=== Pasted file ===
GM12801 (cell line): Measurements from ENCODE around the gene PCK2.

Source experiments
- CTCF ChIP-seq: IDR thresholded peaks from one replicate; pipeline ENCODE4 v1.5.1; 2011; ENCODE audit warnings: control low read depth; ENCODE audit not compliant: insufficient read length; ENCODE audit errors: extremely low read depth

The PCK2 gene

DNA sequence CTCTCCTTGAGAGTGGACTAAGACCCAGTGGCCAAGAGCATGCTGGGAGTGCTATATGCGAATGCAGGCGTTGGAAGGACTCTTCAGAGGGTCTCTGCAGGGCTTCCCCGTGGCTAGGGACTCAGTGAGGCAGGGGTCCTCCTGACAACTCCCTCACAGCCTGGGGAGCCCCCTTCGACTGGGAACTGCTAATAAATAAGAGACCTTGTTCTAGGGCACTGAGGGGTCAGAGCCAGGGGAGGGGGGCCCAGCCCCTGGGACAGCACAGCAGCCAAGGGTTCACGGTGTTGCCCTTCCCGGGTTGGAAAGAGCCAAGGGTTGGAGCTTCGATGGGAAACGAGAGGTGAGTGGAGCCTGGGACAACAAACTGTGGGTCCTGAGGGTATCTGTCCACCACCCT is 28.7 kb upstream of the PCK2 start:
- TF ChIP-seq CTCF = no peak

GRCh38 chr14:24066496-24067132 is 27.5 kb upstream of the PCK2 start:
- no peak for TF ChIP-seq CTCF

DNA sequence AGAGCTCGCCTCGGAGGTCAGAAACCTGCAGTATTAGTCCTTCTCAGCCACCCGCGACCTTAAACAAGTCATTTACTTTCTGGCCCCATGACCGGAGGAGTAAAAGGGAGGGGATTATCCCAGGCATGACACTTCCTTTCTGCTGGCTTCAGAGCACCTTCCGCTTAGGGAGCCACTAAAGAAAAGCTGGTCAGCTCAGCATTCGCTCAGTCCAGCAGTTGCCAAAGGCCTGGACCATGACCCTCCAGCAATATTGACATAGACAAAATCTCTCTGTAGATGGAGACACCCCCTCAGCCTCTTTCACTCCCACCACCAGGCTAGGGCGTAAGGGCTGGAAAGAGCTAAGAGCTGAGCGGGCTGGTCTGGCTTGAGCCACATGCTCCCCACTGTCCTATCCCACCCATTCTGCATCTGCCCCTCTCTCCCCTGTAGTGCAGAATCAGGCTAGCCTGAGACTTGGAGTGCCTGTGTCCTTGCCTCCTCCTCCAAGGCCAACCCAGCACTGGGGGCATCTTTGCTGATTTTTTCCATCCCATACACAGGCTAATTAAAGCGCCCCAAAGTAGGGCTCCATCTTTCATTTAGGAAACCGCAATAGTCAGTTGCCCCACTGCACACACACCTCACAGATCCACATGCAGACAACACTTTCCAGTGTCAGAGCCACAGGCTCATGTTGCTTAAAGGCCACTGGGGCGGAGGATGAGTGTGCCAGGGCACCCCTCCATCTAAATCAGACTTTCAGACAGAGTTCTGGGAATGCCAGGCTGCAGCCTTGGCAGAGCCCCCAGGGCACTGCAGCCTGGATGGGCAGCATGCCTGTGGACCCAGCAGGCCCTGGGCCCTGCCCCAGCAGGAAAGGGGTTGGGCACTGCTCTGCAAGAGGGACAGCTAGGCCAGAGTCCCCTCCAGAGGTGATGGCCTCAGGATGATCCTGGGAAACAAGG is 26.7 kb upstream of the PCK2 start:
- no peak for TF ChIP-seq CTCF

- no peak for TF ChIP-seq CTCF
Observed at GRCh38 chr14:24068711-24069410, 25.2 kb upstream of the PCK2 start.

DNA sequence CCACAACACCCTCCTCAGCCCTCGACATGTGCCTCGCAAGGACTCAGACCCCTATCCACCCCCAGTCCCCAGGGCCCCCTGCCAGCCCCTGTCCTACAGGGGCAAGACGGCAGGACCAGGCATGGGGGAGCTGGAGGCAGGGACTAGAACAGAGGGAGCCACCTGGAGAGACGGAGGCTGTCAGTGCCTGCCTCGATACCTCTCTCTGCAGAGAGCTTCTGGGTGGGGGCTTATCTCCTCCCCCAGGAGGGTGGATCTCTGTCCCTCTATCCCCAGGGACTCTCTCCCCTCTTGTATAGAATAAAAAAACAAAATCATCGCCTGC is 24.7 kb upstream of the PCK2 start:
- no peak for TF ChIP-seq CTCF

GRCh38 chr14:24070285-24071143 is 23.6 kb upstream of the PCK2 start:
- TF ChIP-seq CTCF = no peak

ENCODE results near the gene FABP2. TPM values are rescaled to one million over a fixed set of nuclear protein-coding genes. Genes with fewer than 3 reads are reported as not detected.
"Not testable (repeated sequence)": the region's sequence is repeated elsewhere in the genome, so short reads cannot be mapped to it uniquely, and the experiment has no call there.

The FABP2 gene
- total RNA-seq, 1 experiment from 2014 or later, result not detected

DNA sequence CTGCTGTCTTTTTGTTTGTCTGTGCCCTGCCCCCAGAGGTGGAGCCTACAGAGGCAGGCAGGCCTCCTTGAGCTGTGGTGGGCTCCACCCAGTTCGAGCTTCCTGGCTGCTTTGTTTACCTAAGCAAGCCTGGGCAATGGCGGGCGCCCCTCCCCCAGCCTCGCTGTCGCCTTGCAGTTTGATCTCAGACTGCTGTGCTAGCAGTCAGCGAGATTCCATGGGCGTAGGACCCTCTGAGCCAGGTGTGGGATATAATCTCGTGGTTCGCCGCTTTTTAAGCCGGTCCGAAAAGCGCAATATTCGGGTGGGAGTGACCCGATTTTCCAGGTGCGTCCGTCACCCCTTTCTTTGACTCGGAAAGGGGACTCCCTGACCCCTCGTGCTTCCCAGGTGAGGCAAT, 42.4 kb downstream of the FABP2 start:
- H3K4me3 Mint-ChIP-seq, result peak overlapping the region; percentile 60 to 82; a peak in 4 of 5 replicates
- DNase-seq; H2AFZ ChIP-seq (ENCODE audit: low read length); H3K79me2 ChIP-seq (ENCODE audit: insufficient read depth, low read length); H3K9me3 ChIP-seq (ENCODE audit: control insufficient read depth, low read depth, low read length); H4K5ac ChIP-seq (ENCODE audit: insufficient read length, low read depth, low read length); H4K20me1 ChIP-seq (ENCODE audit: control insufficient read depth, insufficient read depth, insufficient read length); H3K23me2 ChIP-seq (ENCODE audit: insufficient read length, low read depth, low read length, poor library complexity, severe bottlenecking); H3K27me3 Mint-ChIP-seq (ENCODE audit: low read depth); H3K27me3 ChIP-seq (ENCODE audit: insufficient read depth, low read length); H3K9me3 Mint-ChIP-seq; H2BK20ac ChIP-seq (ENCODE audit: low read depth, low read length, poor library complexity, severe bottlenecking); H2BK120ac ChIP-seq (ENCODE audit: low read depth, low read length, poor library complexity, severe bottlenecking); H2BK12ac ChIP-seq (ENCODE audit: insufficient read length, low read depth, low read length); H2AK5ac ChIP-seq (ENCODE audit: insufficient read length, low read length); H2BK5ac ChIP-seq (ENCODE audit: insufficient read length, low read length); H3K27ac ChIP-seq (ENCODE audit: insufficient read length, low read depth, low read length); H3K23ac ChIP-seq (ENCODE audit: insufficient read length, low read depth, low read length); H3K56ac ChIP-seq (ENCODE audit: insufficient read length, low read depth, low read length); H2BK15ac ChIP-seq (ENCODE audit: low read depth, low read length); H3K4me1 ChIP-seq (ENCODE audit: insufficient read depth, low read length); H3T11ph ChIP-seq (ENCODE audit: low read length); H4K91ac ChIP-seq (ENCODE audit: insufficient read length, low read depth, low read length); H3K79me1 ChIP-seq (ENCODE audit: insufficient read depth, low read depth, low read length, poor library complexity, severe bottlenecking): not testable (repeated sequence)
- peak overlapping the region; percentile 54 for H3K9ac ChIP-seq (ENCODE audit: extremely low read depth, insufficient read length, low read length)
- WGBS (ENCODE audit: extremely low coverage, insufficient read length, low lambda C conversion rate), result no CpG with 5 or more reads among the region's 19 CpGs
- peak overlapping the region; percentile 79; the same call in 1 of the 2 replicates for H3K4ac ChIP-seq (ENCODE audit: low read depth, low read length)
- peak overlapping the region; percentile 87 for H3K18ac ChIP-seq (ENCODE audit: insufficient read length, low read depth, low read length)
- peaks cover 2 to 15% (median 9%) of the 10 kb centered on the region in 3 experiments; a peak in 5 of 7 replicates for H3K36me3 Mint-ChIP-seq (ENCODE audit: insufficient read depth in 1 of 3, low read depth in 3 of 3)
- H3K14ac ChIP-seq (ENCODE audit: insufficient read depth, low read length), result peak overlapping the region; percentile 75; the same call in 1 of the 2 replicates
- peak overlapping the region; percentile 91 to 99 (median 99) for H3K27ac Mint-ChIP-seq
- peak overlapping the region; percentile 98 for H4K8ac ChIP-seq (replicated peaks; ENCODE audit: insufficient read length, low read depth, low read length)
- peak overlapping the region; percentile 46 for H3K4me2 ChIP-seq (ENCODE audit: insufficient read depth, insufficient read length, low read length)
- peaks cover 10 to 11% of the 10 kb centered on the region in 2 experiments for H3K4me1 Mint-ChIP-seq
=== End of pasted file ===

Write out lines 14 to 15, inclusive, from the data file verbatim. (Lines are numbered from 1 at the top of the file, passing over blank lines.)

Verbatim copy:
- no peak for TF ChIP-seq CTCF

GRCh38 chr14:24070285-24071143 is 23.6 kb upstream of the PCK2 start: